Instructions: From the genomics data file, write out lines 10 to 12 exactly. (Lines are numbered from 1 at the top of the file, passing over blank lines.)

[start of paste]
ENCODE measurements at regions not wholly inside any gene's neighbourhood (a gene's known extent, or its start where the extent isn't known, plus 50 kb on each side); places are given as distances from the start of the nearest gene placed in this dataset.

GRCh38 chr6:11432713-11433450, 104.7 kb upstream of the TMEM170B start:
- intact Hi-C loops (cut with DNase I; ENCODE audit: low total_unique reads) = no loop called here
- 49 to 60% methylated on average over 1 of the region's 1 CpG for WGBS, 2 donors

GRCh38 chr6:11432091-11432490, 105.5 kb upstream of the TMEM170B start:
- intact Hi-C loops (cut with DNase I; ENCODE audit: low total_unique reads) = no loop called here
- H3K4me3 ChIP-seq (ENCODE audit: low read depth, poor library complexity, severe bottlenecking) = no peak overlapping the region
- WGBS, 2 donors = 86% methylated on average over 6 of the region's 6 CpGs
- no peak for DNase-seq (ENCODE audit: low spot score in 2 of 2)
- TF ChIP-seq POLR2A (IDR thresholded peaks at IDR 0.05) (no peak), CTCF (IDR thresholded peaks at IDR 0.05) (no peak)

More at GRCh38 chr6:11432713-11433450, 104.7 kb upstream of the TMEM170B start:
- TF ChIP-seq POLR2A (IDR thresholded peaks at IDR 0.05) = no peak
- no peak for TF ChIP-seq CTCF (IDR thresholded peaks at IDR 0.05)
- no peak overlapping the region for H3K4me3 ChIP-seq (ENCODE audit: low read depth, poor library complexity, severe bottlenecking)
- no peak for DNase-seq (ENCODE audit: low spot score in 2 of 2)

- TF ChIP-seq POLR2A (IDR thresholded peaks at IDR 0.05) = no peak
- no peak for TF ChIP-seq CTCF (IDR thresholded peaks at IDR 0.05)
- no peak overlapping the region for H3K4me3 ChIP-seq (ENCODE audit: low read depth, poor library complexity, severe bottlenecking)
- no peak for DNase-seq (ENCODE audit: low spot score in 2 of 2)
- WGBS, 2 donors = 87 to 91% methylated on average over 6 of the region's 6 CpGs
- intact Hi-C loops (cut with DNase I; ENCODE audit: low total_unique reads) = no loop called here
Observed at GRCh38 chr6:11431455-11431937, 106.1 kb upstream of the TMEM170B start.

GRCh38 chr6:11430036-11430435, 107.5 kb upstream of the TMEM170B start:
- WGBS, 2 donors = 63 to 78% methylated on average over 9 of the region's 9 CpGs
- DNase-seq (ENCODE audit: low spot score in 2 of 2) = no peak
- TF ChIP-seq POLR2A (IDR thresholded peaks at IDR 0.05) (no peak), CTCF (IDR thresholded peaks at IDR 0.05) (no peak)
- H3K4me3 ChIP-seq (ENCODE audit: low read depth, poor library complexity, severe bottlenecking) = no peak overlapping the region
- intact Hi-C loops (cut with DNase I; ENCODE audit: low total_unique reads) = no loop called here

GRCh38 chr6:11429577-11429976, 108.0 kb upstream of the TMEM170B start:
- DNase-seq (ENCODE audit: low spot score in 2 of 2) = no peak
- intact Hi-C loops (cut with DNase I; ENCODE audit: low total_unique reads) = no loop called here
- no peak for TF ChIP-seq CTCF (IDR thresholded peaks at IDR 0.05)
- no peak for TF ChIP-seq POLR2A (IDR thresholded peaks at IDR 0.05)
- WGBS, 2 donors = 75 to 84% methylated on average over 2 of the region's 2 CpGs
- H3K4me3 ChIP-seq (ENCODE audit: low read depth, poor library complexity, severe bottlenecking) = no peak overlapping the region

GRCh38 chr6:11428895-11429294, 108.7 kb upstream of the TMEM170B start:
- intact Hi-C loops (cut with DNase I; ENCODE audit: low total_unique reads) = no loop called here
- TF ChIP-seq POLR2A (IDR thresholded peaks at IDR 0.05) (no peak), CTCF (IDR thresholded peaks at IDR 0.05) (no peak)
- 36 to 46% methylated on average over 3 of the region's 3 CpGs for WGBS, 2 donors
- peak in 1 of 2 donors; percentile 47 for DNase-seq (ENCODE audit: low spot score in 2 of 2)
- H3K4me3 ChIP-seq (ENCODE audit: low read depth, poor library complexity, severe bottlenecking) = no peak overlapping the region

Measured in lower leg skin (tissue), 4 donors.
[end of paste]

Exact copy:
- TF ChIP-seq POLR2A (IDR thresholded peaks at IDR 0.05) (no peak), CTCF (IDR thresholded peaks at IDR 0.05) (no peak)

More at GRCh38 chr6:11432713-11433450, 104.7 kb upstream of the TMEM170B start:
- TF ChIP-seq POLR2A (IDR thresholded peaks at IDR 0.05) = no peak